On crumpled, handmade paper

Mr. Watanabe’s prints use the colors of the Okinawan bingata, stencil-dyed cloths that traditionally appeared in yellow, blue, green and always red. For his prints, he always used crumpled paper (momigami) handmade from the paper mulberry tree by farmers who had specialized in the craft for centuries.

“When Mr. Watanabe started his work, he would read the biblical passage over and over again, and then he’d pray. I love the words from Ephesians, I think it is: ‘With the eyes of his heart enlightened, he began his work.’ He often talked about the whole process as an act of worship,” said Ms. Pyle.

In 1943, at 31, he married Harue Yoshimizu, 25. She came from a papermaking family, and made paper herself. She cared for her husband and their three children and her mother-in-law, managed the finances, washed the prints and prepared the soy milk for the pigments in her husband’s prints. She also came to share his faith. As his reputation grew, they always showed hospitality to visitors at their modest Tokyo home. (Mrs. Watanabe, now in her 80s, still lives in Tokyo.)

In 1947 Mr. Watanabe received the first Japan Folk Art Museum Prize for “The Story of Ruth.” The next year he received a prize from the Japanese Print Association. After that, other than a 1956 award from the Japan Print Academy, his prints received little recognition in his own country.

“For the very small Japanese Christian community in Japan, Watanabe is a claim to fame,” said Mr. Sagers. “I think his influence on the rest of Japanese society is pretty minimal.”

Mr. Watanabe’s work has always been more popular abroad, and his prints are well-known in many American Christian circles. He was first introduced to the West by way of a Japanese contemporary print exhibition at St. James’ Church in New York in 1958. Later, novelist James Michener, who had a personal fascination with Japanese prints, included Mr. Watanabe’s “Listening” (“Kiku”) in his 1962 The Modern Japanese Print: An Appreciation.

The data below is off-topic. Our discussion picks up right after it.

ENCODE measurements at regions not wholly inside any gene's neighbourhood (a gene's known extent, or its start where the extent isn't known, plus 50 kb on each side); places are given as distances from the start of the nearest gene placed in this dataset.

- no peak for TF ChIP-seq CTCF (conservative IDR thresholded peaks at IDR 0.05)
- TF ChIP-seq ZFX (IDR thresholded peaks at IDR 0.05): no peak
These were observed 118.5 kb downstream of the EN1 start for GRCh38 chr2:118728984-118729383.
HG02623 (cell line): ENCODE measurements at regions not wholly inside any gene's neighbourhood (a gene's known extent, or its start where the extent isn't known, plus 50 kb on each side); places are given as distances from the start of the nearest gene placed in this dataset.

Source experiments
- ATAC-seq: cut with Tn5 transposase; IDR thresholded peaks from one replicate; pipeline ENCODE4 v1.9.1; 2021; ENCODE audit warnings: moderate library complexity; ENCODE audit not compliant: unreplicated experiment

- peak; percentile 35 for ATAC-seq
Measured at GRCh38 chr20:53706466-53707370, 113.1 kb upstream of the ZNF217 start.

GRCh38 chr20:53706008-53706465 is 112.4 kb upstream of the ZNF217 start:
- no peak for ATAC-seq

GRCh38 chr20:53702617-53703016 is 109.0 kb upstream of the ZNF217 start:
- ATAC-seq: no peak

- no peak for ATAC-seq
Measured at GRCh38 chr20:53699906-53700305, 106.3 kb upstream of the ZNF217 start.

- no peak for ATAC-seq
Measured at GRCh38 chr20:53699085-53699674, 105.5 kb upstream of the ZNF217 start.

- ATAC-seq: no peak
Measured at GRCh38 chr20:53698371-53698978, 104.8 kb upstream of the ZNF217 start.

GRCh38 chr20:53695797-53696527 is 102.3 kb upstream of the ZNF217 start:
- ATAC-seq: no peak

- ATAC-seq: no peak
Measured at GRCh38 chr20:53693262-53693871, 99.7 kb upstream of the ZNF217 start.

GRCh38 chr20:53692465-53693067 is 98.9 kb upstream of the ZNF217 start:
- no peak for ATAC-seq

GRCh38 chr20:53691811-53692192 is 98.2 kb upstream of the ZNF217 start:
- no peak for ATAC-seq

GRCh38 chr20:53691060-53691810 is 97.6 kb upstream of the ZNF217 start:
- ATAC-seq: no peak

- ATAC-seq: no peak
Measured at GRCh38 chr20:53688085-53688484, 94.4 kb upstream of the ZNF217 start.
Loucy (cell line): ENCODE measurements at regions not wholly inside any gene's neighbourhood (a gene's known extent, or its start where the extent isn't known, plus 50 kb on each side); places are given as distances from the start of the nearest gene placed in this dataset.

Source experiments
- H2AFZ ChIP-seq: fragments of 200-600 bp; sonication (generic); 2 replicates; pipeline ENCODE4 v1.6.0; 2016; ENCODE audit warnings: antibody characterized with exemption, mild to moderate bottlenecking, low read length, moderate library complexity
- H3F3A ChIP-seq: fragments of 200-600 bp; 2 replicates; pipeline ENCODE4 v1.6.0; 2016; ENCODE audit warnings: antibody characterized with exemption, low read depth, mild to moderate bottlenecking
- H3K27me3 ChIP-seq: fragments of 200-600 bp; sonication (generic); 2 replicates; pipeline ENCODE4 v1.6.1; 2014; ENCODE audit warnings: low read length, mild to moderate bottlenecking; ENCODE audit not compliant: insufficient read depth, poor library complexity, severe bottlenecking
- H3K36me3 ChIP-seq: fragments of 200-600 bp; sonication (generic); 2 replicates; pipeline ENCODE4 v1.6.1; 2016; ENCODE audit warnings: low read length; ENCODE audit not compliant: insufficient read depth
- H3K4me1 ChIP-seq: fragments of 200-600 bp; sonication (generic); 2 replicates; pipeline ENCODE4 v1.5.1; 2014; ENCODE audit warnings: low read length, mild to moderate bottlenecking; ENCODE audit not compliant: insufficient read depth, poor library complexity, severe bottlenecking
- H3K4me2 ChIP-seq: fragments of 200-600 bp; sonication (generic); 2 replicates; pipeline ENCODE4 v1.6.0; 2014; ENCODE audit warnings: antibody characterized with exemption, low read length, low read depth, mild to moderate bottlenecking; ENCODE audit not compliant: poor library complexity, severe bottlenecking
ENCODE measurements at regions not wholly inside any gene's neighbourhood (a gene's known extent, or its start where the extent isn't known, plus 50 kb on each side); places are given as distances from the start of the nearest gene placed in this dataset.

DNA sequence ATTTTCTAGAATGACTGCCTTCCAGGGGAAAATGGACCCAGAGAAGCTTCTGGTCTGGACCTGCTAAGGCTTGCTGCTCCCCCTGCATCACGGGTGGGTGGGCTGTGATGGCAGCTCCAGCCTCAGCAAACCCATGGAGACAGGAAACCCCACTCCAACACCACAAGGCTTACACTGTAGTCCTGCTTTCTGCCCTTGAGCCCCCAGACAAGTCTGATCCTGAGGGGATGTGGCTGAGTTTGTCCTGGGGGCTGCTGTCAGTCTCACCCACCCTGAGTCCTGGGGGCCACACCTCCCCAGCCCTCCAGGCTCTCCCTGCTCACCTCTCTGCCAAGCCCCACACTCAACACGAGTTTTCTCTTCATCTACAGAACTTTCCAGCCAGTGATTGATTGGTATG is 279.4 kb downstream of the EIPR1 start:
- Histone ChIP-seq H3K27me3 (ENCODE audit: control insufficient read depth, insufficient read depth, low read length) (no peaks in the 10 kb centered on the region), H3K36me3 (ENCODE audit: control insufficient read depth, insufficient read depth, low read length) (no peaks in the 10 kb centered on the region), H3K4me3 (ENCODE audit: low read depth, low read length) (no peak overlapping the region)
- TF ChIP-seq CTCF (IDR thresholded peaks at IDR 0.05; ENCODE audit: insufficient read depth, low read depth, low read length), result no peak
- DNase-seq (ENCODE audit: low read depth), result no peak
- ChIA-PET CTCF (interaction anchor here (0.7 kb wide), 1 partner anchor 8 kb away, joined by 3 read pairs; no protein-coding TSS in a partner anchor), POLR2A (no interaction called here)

Michener’s 1954 book The Floating World had detailed the story of the ukiyo-e masters and the Japanese prints of the Edo era. While living in Japan, Michener began reflecting on how impossible it was for modern printmakers to make a living from their art. “Once I myself had labored at writing for eight years without being able to earn a nickel, and I had been as good a writer then as I am now,” Michener wrote in his introduction to The Modern Japanese Print. “Those who try to be artists exist in a world of everything or nothing, and I wish it were not so.” The Modern Japanese Print contained 10 prints selected from 275 submitted, along with Michener’s commentary on them. It originally came out as a deluxe collectors edition limited to 475 copies; in 1968, a popularly priced edition came out.

Heeding the voice of heaven

Michener called “Listening,” which is considered by some to be Mr. Watanabe’s masterpiece, a “full-fledged exponent of the international style,” saying that it looked almost like it could have come from any country at almost any time, except for its bold colors. Of the figure in “Listening,” he said, “I cannot recall any Westerner who has studied this print with me who has not volunteered the information that it depicted Christ.”